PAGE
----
I believe that this is a problem with all systems of Christian thought.  It is easy to see the problems with this book (and I presume will be in the next) because what ends up happening is charges that because one person believes in A, it is assumed that they must then believe in B because B is a logical conclusion from A.  The problem is that one person’s logical conclusion is another person’s dramatic leap.

However, I do not want to minimize Olson’s problems with Calvinism.  In general, Olson objects to assertions that God is the author of Evil (and he cites many Calvinist theologians that have explicitly said this.)  In their attempt to maintain God’s sovereignty, some have created a system of determinism that places responsibility for all action (not just the good) on God.

Second, Olson is concerned that Calvinism places Sovereignty as God’s highest virtue, above love, above grace, above goodness.  I think this is a fair statement, but others do the same with other attributes of God and place love above justice or righteousness above grace.  The reality is that scripture says that God has all of these aspects and trying to place them in some type of rank order to help us make sense of the theological system that we are creating does not do justice to the wholeness of scripture and God’s revelation.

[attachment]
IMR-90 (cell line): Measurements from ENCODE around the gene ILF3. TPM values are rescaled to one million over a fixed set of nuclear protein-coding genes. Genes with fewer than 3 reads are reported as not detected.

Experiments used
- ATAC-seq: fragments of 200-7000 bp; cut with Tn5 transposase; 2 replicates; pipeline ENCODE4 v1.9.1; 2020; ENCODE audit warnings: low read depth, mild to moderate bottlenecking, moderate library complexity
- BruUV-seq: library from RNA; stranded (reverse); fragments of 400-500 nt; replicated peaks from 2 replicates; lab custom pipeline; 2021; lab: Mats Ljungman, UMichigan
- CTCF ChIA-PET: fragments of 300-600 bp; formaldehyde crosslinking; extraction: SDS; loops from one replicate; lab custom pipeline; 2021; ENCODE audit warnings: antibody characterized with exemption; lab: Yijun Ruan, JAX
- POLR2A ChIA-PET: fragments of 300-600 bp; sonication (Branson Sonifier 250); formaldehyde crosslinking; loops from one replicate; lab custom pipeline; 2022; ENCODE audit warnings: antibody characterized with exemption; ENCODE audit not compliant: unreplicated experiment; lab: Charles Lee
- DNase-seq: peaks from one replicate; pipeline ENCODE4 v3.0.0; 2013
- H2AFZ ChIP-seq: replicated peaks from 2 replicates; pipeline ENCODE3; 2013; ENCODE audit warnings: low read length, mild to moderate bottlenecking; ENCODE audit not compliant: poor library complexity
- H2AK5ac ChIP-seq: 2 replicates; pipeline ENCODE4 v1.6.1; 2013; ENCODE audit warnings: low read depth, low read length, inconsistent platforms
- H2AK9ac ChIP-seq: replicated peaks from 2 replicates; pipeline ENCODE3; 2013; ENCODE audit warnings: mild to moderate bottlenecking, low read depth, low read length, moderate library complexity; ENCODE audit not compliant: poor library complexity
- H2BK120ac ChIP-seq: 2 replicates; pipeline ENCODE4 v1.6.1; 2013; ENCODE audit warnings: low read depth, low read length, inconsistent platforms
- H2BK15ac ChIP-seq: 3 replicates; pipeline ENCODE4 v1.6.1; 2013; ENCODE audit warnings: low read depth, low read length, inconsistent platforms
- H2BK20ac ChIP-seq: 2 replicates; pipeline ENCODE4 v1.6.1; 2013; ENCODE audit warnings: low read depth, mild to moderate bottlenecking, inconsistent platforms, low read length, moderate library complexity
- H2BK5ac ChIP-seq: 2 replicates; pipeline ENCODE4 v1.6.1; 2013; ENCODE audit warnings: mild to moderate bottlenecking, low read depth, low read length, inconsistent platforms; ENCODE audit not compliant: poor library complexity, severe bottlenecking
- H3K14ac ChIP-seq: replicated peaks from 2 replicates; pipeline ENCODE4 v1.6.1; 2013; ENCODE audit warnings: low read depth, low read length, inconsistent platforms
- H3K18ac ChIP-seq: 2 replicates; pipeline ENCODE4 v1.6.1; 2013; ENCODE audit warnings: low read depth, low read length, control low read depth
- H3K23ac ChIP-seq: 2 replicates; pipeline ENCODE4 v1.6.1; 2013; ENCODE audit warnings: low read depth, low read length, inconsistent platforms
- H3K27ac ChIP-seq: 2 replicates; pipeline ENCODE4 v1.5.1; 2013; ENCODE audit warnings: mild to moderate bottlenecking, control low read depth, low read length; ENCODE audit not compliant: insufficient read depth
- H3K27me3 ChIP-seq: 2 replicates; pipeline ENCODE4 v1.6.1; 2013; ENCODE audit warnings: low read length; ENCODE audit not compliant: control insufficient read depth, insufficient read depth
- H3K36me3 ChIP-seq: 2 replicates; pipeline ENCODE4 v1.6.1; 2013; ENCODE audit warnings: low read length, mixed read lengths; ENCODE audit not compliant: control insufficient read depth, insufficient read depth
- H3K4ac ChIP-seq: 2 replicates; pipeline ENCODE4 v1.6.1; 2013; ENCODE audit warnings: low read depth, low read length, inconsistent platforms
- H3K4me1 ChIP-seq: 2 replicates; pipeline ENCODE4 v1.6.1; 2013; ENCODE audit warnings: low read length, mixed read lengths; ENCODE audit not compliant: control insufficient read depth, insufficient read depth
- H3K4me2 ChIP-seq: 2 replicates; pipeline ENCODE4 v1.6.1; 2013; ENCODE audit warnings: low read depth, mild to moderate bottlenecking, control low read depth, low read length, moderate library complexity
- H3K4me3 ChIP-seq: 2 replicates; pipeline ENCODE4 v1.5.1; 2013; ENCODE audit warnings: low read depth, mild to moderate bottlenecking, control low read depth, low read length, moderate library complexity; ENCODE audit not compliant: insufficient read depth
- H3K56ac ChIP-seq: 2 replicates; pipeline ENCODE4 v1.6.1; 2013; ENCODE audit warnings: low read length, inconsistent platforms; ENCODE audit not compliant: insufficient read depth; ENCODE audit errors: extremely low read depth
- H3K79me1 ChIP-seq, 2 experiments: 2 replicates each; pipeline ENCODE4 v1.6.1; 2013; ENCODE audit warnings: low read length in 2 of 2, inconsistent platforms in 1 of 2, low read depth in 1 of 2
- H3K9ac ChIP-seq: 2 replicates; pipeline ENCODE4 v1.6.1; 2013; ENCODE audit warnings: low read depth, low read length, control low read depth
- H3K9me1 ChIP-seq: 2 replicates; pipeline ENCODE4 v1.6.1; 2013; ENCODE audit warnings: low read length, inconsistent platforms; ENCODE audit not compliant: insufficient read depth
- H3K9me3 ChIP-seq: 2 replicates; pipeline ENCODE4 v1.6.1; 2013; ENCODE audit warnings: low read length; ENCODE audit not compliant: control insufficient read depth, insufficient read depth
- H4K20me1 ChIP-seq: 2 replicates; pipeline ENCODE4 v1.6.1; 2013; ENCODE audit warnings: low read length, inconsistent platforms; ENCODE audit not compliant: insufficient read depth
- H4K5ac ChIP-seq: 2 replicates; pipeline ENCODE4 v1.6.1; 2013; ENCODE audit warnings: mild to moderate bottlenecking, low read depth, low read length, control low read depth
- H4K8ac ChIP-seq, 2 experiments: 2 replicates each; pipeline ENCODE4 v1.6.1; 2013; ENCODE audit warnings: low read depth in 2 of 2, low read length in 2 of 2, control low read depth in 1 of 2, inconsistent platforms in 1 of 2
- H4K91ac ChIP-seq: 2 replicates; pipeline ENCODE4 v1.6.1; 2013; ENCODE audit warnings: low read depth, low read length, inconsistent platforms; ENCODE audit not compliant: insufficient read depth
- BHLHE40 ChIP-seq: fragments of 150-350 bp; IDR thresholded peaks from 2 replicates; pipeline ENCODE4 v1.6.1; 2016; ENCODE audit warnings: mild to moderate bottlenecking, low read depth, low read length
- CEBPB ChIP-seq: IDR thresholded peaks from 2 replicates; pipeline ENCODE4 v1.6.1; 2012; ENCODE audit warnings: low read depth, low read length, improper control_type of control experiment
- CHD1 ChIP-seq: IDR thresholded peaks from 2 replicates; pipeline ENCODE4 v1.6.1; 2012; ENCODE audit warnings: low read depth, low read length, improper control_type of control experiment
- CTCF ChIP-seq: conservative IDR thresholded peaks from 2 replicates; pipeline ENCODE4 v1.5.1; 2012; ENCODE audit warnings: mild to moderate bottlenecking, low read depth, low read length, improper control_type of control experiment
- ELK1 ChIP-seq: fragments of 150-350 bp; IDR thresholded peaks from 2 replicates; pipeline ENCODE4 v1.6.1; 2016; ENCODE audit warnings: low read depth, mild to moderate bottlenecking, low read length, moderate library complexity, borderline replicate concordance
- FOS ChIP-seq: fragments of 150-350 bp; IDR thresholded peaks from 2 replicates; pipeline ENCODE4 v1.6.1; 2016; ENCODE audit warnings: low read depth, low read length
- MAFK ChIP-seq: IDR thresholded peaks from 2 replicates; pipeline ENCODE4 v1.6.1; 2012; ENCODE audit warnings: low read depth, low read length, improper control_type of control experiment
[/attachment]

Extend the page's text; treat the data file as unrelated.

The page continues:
Third, Olson is concerned that the aspect of limited atonement undercuts our own human attempts at sharing the gospel in good faith.  Can Calvinists honestly share the gospel (and here he might benefit from Scot McKnight‘s book King Jesus Gospel) and say that God has died for your sins, if we only believe that God has died for a few people’s sins?

Fourth, Olson is concerned that TULIP is not internally consistent or the only way to interpret many difficult scriptures.  Because we are often brought up in a theologically isolated systems, many have no conception that you can be a Christian and not believe in a particular way.  We saw this earlier this year when Albert Mohler asserted that it was not possible to be a Christian and not believe in creationism in general and a physical Adam and Eve in particular.  Olson does not use that example, but many others that are common in current Calvinism, but were not present in the actual John Calvin, or in standard Christian theology before Calvin.  I am a bit reluctant to adopt this argument too strongly.  There are many doctrines that have developed over time and while I agree we should be historically knowledgeable, I do not want to submit theology to some sort of theological/historical litmus test.